The genius of Andy Warhol's oft-quoted quip - that 'in the future, everyone will be famous for 15 minutes' - is not in its prescience (it's patently untrue), but in the unreasonable expectations it foreshadowed, maybe even engendered. Today, fame is no longer perceived as a mysterious phenomenon that happens to you, but a product that can be manufactured: a cultural fugue born of demographic knowledge, exquisite timing, loads of cash and, oh yeah, talent.
'Fandom' is a group show of mostly young artists whose work dallies with this theme, dancing around the core issue as art is wont to do - since visual artists crave fame as much as anyone else, except they're too interesting and/or fucked-up to play a more high-percentage game, like politics or celebrity assassination. Kevin Kaempf comes closest to the latter with documentation of his attempts to contact Bruce Nauman, arguably the world's most famous artist. A form letter from one of the reclusive star's handlers politely rejects Kaempf's request for an audience, citing Nauman's busy schedule and his Garboesque need for privacy. Kaempf superimposes his own fantasy response over this letter, screenprinted on a piece of clear Perspex: a personal note from the man himself, inviting the earnest art student to a hoe-down on his desert ranch, to join Charlie Ray, Ann Hamilton, and just plain 'Kiki' in a game of horseshoes. Nearby, Kaempf has built a concrete maquette of the fabled Nauman compound, presumably from direct (and clandestine) observation.
Kaempf's little display - neither too scary in its obsession, nor overly impressive in its persistence - is nonetheless resonant in its consternated failure: who hasn't fantasised about something feasible but unlikely, then chickened out at the first closed door, leery of the consequences of success? Kaempf probably could have met Nauman had he shown a bit more pluck and savvy; instead he builds a monument to his own fear and insecurity, while blaming the unsuspecting object of his frustrated adulation. (Such self-sabotage, is the seething core of much good art: the pantheon is strewn with the interesting tantrums of failed rock'n'rollers, philosophers, and counter-culture queens).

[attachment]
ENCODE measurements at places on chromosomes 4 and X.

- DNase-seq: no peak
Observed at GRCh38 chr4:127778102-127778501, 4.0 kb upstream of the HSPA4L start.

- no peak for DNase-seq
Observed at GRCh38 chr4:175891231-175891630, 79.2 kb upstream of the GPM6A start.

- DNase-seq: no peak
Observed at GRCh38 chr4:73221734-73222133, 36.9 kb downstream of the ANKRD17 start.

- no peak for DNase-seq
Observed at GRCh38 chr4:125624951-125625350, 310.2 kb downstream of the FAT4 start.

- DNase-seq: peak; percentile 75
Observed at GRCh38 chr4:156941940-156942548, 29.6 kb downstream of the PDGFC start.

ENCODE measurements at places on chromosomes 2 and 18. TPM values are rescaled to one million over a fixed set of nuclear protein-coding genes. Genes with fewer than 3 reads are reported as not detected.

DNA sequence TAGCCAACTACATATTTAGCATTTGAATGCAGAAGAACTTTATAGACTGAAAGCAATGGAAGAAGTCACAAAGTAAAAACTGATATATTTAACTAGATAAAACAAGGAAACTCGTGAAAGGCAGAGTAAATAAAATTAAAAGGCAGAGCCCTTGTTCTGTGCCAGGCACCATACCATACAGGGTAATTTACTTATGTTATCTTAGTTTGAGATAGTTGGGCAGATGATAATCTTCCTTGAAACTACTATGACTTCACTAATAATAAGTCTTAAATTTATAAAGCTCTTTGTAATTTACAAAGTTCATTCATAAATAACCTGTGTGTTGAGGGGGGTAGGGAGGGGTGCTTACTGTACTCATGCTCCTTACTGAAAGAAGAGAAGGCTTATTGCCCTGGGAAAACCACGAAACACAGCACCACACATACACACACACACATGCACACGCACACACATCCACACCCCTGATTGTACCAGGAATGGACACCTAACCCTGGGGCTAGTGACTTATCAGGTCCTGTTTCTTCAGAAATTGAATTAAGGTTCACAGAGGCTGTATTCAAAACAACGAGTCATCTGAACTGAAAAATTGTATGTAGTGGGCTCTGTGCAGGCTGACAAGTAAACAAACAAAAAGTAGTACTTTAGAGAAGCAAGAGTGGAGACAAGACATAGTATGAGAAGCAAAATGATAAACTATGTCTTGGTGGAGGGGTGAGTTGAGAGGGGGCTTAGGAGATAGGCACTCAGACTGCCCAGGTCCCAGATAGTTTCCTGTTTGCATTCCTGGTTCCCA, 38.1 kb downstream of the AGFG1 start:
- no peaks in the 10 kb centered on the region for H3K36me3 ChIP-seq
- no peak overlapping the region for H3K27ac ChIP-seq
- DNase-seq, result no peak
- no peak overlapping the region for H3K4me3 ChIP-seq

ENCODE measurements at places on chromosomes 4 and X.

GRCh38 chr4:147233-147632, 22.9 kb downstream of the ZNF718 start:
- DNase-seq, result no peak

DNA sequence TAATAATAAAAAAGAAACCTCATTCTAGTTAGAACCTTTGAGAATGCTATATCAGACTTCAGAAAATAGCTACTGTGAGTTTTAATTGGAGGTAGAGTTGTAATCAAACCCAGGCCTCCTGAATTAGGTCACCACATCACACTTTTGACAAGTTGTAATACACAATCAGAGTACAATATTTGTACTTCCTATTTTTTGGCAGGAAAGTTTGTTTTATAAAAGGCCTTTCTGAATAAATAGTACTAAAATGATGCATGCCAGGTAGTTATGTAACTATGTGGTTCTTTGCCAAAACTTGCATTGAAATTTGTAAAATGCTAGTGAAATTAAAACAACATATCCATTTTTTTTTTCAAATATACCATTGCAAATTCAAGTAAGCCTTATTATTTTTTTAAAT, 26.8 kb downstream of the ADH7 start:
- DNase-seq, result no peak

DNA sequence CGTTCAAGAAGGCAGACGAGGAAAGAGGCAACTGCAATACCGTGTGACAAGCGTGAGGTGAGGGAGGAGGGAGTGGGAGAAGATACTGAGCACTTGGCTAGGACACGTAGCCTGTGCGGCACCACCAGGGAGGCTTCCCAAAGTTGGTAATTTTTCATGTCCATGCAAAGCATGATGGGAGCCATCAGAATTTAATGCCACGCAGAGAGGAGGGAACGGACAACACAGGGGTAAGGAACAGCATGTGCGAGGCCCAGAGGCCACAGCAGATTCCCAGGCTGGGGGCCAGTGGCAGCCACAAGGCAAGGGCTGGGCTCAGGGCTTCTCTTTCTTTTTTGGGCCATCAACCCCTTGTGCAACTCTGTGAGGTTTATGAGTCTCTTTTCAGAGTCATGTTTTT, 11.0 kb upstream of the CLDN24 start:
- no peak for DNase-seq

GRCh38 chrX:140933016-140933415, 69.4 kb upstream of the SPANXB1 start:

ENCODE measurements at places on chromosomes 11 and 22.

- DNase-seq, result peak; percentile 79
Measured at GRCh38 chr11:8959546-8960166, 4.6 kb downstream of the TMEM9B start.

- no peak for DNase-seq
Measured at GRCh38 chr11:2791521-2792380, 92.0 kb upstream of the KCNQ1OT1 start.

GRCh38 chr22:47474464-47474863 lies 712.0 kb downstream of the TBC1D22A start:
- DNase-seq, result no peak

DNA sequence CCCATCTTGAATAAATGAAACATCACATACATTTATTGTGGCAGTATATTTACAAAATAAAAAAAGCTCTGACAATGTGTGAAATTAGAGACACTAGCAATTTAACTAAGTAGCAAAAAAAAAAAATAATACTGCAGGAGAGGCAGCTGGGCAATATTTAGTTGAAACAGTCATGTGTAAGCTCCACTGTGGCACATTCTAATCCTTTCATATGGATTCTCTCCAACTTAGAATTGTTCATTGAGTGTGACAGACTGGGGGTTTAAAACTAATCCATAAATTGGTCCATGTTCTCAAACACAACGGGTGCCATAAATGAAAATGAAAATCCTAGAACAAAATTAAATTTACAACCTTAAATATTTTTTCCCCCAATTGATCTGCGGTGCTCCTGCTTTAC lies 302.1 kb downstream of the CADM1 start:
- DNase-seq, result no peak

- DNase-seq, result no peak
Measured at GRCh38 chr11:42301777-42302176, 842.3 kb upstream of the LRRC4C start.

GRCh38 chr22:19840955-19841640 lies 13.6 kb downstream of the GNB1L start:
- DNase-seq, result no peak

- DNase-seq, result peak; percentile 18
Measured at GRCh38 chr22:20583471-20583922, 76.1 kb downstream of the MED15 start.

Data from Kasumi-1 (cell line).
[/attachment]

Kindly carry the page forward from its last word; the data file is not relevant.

Failed attempts at fame are often funny (when they're not our own, of course); sometimes they're funny-pathetic, like Danny Hobart's cheesy copy-shop posters promoting his non-existent career as a film-maker and music star (and friend of Johnny Depp); other times they're just jokey, as in Scott Carpenter's appearances in the audience of dozens of daytime talk shows. Along with carefully edited videotapes, Carpenter displays art-school textbooks autographed by the shows' hosts - like inexplicably popular television star Joan Rivers' inscription of 'gossip, gossip, gossip!' in a copy of the collected essays of inexplicably popular art star Peter Halley. Such strategies flirt with banality, however, playing at the arid border of art and ordinary eccentricity; among those even further afield in 'Fandom' are CAR, a husband-and-wife team whose sole art activity appears to be showing pictures of their school-age son to passers-by.
Two pieces in 'Fandom' seem out of place in that they take a step back and dispassionately observe fanhood; not necessarily as a result, they end up being the most interesting. First is Claire Jervert's double set of Polaroid photos, shot from video screens: one set, in black and white, shows television-audience members from the 50s and 60s, while the other, in colour, depicts more contemporary faces. While all the apparently American audiences are watching ordinary entertainments (game shows, professional wrestling), their unblinking stares and clenched fists could just as easily be taken from Third Reich parade footage - or a stateside equivalent yet to come.
And then there's the pièce de résistance: a double-bill presentation of Jeff Krulik and John Heyn's Heavy Metal Parking Lot (1986) and Neil Diamond Parking Lot (1997), videos shot a decade apart outside the USAir Arena (née Capital Center) in Largo, Maryland. Both are often hilarious stream-of-consciousness studies of pre-concert crowds: Heavy Metal... is the more entertaining and edgy, due to its subjects' now-nostalgic outfits (tight spandex on the men, Farrah Fawcett hair on the women) and boisterous, vaguely dangerous inebriation. One senses that Krulik and Heyn - as documentarians, rank amateurs - are getting in over their heads, especially when they purposely goad the rowdy crowd into expressing their allegiance to Judas Priest (the band in concert) and their opinion of other forms of music. One fellow, known to the video's connoisseurs only as 'Zebra Man' (for his boldly striped, form-fitting outfit), expresses the crowd's prevailing attitude toward punk rock: 'That shit belongs on Mars, man' he sneers, adding, 'Madonna's a dick'. Eminently self-assured (if probably stoned) and resplendent in his wannabe get-up, Zebra Man is the epitome of true fandom, seeing right through punk's cynicism and young Madonna's strategising, and defending his mystical heroes against a future where the line between famous and fan is only a matter of business acumen.